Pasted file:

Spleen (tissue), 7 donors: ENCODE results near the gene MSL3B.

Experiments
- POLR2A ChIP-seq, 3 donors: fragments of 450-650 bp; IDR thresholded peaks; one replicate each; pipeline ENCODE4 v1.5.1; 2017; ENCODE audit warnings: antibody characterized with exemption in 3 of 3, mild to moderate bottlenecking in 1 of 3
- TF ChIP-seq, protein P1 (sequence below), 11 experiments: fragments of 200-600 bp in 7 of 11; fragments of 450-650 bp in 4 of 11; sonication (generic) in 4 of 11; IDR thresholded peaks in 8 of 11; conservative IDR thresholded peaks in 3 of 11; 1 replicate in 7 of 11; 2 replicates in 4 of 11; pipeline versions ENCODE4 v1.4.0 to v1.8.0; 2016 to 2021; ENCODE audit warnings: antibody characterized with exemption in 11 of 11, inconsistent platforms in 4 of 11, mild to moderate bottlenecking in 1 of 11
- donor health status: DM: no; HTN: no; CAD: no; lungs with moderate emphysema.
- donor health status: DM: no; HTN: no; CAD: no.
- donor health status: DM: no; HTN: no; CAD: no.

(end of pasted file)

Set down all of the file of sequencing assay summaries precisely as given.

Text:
Spleen (tissue), 7 donors: ENCODE results near the gene MSL3B.

Experiments
- POLR2A ChIP-seq, 3 donors: fragments of 450-650 bp; IDR thresholded peaks; one replicate each; pipeline ENCODE4 v1.5.1; 2017; ENCODE audit warnings: antibody characterized with exemption in 3 of 3, mild to moderate bottlenecking in 1 of 3
- TF ChIP-seq, protein P1 (sequence below), 11 experiments: fragments of 200-600 bp in 7 of 11; fragments of 450-650 bp in 4 of 11; sonication (generic) in 4 of 11; IDR thresholded peaks in 8 of 11; conservative IDR thresholded peaks in 3 of 11; 1 replicate in 7 of 11; 2 replicates in 4 of 11; pipeline versions ENCODE4 v1.4.0 to v1.8.0; 2016 to 2021; ENCODE audit warnings: antibody characterized with exemption in 11 of 11, inconsistent platforms in 4 of 11, mild to moderate bottlenecking in 1 of 11
- donor health status: DM: no; HTN: no; CAD: no; lungs with moderate emphysema.
- donor health status: DM: no; HTN: no; CAD: no.
- donor health status: DM: no; HTN: no; CAD: no.